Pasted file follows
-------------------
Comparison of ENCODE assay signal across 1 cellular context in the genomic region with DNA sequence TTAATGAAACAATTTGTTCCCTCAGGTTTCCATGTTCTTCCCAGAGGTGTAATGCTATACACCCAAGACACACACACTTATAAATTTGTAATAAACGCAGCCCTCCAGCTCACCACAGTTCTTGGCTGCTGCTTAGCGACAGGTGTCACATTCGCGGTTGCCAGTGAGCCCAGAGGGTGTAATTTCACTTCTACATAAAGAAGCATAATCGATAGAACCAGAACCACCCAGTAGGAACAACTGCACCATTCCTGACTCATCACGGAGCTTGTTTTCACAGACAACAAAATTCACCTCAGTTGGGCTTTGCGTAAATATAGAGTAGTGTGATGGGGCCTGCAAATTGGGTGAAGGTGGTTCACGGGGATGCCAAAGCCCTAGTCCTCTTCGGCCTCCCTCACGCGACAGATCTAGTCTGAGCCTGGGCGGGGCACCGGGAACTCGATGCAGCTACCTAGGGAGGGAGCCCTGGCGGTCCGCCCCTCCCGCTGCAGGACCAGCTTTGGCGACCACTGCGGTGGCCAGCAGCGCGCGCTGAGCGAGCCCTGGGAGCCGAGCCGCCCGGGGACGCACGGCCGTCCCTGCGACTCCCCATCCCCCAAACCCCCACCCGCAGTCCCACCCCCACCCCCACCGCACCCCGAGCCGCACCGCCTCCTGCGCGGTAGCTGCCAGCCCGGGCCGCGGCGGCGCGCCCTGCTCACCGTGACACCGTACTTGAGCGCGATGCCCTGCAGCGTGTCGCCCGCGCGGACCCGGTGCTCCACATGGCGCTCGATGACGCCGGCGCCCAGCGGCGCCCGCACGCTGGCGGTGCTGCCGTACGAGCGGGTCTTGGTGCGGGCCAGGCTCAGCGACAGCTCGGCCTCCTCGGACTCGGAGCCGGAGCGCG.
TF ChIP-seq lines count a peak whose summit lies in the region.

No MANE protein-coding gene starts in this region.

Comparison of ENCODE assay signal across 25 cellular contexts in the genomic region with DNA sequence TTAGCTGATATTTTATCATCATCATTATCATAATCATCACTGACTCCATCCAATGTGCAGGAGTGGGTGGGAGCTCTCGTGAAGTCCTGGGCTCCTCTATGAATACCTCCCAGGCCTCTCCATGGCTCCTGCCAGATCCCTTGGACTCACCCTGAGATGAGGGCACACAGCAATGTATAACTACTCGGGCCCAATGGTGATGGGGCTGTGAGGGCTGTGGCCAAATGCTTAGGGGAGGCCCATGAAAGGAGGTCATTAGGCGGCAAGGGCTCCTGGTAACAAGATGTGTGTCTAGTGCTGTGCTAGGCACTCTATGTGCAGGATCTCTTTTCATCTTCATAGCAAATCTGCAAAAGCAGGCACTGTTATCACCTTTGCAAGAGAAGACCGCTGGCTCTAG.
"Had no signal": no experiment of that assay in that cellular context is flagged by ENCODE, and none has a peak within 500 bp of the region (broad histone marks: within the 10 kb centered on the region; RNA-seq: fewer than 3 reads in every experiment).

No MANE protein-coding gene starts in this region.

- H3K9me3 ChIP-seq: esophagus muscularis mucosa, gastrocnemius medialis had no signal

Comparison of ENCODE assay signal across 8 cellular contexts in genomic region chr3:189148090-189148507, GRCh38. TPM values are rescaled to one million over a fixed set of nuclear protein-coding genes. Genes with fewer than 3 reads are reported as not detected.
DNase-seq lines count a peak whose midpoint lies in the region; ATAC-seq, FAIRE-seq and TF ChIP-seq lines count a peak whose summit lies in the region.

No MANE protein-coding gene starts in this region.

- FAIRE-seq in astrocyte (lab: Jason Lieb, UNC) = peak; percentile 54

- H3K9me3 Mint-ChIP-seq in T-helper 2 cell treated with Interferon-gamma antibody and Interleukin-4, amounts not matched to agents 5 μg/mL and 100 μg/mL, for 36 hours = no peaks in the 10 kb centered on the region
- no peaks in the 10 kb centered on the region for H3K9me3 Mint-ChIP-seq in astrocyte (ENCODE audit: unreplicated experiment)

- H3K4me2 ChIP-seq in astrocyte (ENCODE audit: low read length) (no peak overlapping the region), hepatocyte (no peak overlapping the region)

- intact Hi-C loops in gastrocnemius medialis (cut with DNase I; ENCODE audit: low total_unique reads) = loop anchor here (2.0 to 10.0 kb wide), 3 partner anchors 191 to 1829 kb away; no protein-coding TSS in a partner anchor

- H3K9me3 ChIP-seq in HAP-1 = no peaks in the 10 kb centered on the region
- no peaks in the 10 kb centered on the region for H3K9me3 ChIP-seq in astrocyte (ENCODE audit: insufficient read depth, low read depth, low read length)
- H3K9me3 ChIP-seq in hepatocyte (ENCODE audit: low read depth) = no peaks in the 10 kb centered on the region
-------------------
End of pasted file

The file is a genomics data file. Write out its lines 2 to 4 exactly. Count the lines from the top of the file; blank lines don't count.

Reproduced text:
TF ChIP-seq lines count a peak whose summit lies in the region.

No MANE protein-coding gene starts in this region.

Comparison of ENCODE assay signal across 25 cellular contexts in the genomic region with DNA sequence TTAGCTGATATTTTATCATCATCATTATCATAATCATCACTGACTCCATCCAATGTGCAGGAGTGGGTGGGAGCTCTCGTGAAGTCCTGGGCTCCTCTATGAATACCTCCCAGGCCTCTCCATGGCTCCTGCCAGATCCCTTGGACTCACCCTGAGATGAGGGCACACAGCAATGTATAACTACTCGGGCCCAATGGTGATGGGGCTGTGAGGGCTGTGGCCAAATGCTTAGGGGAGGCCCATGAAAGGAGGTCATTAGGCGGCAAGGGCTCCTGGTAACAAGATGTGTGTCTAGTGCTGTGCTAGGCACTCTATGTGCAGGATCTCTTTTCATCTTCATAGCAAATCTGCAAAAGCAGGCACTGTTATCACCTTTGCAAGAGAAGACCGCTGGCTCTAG.